With it being St. Patrick's Day and all, the film chosen this week was John Ford's Oscar-winning movie The Quiet Man starring John Wayne as a well-to-do Irish-American coming back to Ireland to put down roots who then falls in love with a fiery local played by the captivating Maureen O'Hara. Hilarity ensued.


The film is shot gorgeously with Ireland's greens and O'Hara's reds making the biggest impact for me as is evident in many scenes where she is asked to run through verdant fields as shown above. She's actually running home after a particularly hot encounter with Wayne's character at his new place which she was cleaning as "a good Christian act." What ensued though was slightly less Christian when he discovers her with him pulling her back from leaving and with the strong wind from the outside rushing in plants a kiss on her. The whole windy scene is technically my "favorite shot," but the one below pre-kiss really encapsulates the combative and passionate nature of their whirlwind relationship.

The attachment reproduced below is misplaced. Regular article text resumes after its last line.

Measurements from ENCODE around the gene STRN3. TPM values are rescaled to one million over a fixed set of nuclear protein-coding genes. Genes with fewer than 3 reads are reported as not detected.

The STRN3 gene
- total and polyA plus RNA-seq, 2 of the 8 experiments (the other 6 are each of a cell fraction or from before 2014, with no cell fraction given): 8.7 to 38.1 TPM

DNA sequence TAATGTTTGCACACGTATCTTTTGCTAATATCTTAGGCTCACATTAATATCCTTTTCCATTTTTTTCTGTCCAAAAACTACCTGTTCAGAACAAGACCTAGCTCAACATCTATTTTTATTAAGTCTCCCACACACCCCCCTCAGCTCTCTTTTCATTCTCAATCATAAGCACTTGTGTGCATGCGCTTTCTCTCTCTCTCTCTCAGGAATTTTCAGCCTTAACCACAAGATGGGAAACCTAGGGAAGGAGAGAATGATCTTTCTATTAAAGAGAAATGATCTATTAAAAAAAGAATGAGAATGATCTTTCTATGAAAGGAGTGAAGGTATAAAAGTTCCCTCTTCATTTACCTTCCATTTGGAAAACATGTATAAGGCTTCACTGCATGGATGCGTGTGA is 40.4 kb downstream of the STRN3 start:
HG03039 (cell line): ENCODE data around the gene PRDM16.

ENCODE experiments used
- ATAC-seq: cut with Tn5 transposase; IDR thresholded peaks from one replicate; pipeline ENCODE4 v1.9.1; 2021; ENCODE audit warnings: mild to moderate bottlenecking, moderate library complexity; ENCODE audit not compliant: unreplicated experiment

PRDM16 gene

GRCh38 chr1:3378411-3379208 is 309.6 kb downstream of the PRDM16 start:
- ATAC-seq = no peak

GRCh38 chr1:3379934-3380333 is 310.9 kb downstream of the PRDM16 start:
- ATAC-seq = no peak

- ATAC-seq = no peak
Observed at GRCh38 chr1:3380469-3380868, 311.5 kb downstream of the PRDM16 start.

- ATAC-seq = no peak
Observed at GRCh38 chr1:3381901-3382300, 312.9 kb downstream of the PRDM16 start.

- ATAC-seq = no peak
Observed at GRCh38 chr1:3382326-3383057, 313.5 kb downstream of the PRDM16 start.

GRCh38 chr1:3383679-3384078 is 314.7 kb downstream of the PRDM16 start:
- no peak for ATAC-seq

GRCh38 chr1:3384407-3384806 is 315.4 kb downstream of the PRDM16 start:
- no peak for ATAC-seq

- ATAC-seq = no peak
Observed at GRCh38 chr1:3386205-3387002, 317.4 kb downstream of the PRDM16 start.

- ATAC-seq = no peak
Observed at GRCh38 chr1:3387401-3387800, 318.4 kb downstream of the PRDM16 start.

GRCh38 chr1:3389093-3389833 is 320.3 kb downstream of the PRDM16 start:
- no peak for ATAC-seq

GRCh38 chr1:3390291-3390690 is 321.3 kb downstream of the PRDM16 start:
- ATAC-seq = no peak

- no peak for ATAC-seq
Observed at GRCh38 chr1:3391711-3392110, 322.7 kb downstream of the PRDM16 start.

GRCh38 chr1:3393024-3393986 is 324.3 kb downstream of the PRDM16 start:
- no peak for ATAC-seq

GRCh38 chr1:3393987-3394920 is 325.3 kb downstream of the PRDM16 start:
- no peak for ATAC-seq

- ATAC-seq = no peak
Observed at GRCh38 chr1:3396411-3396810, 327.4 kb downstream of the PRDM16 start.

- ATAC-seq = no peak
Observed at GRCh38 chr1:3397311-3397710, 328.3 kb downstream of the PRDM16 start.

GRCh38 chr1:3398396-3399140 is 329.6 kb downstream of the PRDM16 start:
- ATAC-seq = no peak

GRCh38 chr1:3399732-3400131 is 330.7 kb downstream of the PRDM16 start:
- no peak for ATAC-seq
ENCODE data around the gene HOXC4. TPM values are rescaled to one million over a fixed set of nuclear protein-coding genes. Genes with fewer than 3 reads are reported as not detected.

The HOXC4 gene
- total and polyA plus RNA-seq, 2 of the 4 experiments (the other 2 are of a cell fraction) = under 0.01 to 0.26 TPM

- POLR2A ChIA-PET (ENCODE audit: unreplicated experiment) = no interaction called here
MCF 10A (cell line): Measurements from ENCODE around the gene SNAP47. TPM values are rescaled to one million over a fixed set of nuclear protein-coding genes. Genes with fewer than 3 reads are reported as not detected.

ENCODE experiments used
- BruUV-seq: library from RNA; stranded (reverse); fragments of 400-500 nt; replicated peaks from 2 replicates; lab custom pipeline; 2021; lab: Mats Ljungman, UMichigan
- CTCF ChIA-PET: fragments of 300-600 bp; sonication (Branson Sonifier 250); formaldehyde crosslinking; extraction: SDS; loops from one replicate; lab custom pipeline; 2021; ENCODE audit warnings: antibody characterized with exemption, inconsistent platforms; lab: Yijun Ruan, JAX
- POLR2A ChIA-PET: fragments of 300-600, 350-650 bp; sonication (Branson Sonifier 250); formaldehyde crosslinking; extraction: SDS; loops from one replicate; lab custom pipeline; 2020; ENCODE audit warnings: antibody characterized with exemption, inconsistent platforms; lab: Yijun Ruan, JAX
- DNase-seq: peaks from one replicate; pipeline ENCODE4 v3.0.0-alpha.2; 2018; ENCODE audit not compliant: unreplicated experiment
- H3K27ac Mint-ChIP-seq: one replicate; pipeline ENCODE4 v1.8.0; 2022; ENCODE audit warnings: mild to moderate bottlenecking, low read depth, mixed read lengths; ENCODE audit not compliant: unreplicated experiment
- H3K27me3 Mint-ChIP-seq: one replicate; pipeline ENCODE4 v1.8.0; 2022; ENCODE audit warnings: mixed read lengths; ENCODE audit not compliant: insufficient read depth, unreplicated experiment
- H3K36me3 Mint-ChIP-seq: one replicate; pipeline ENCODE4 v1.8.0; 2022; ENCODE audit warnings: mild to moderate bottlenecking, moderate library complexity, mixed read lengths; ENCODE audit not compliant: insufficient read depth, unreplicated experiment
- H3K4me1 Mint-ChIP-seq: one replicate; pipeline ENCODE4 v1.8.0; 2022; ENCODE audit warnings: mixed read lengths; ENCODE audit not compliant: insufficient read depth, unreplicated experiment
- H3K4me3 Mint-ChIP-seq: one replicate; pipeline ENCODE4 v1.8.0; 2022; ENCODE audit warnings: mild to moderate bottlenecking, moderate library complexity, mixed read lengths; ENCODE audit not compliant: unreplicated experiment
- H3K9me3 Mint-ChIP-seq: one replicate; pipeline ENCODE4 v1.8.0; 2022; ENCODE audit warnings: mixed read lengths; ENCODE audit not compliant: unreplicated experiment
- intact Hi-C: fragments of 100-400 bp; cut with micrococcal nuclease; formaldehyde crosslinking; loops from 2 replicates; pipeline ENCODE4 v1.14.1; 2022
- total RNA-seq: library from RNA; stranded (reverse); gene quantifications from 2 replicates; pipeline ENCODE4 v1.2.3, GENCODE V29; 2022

Best Shot

So even though I realized halfway through that I just don't "get" Wayne, the film's visuals and lighthearted tone plus his compatible chemistry with O'Hara carried me through.

Tuesday, March 10, 2015

I wanna live a normal happy life...

This post is part of Nathaniel's "Hit Me With Your Best Shot" series in which the participants must post a single image from a movie he or she deems as the "best shot" for any particular reason.


Paris is Burning is a 1990 documentary that recounts the underground drag ball scene of late 80s New York City as well as the gay and transgendered African-American and Latino communities involved in it. The film provides an essential (and still relevant) look at gay and trans life through the exploration of this specific subculture highlighted via actual ball competition footage as well as the one-one-one interviews with the leading players of the time.